Like it or dislike it #GivingTuesday is almost over for another year.

I say “almost” for two reasons. First, I’m writing this at 6:45pm EST Tuesday, so there’s still a few hours to go. Second, for purposes of improving 2018’s results there are some learnings from this year’s event.

As I write, #GivingTuesday claims to have raised online $177 million from 1.6 million donors in 98 countries around the globe. Every expert I talked to in the course of the day projected another year of double digit growth.

Early Tuesday morning, before the sun was up, I checked in with Steve MacLaughlinBlackbaud’s  VP of Data and Analytics and author of The Data Driven Nonprofit. (Incidentally, Steve’s book is a classic and you can see the Agitator’s review here).

Steve’s early morning prognostication was that 2017 #GivingTuesday would again set records despite this year’s repeated calls for disaster relief funds. In short, he expressed the firm belief that no data out there is showing any sign of the mythical ‘Donor Fatigue’.

Steve’s bullish beliefs must have rubbed off on Blackbaud’s C Suite because at 9:30 a.m. they were ringing the opening bell at the NASDQ exchange. A nice touch both in terms of promoting the company, but also of recognizing some of their clients like ShelterBox, World Vision, American Red Cross and Catholic Charities USA.
As Tuesday’s sun set I checked back with Steve. Here’s what he reported based on his review of $24 million in giving data:

  1. #GivingTuesday is on track to continue growing double-digits in 2017.
  2. Growth has been solid in terms of money raised online, volume of online donations, and number of orgs receiving gifts
  3. Donations made on mobile devices are also on track to grow compared to 2016.
  4. There is indeed no sign in the data of donor fatigue from recent disaster giving.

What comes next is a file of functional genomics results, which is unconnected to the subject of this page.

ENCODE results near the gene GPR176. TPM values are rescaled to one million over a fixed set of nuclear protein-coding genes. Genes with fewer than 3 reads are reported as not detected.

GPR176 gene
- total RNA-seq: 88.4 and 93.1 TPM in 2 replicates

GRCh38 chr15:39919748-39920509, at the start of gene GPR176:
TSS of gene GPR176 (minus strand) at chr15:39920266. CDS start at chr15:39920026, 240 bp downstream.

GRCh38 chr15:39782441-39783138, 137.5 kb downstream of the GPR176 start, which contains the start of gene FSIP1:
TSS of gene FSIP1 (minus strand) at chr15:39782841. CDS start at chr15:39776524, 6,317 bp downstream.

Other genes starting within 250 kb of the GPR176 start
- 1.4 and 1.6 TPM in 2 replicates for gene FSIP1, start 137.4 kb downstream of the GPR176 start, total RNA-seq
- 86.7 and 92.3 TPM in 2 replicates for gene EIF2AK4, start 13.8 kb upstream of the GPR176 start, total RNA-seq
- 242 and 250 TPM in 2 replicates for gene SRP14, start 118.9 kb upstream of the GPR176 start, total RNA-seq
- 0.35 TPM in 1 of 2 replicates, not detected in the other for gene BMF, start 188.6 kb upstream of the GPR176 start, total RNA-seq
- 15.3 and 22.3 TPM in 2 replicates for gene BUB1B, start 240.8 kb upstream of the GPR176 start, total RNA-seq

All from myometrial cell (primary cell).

He also offered these random thoughts:

  • #GivingTuesday is now in its sixth year and the giving bubble hasn’t burst yet. There are some who love it. Some who hate it. But it does generate a tremendous amount of awareness about the sector – not to mention the money that it raises for charities.
  • The #GivingTuesday data would also suggest that it isn’t an invented occasion that’s dominated solely by the very large nonprofits. Their share of #GivingTuesday revenue continues to shrink and it’s medium-sized and smaller nonprofits raiser a greater share each year.[Emphasis added.]
  • #GivingTuesday is a real movement now. It’s over the five-year hump and is still growing.

Steve then went back to his data, but before hanging up he said—and every fundraiser participating in #GivingTuesday should paste this on the office fridge:

“ Moving forward the philanthropic sector and nonprofit leaders need to begin shifting the conversation away from counting how much was raised to looking at whether or not #GivingTuesday donors are retained, regained, and stewarded properly. We should stop counting and start measuring.”

Meanwhile…here at The Agitator we’ve been monitoring the river of #GivingTuesday emails and have these observations on two noticeable trends:

  • A Rising Sea of Sameness. Given the flood of appeals you’d hope there would be more differentiation, more enticement to a good story. Sadly, didn’t see much of either. Take a look at this sampling of Subject lines and you’ll see my point.


  • ‘Pre-Gaming’ as a Trend. Here at The Agitator we received 42 emails by Monday, the day before. All encouraged us to give before #GivingTuesday.

The first #Giving Tuesday email was sent on Nov. 14, two weeks before.

  • Boring, Trite Matching Pleas. We’ll deal with this abusive, poorly executed tactic in a special post next week. Suffice to say, in Grandma Craver’s words, “Enough is enough. Too much will make a dog sick.”

What did you notice or learn from #GivingTuesday?


This article was posted in: Communications, Copywriting / creative, Donor retention / loyalty / commitment, Fundraising philosophy/profession.
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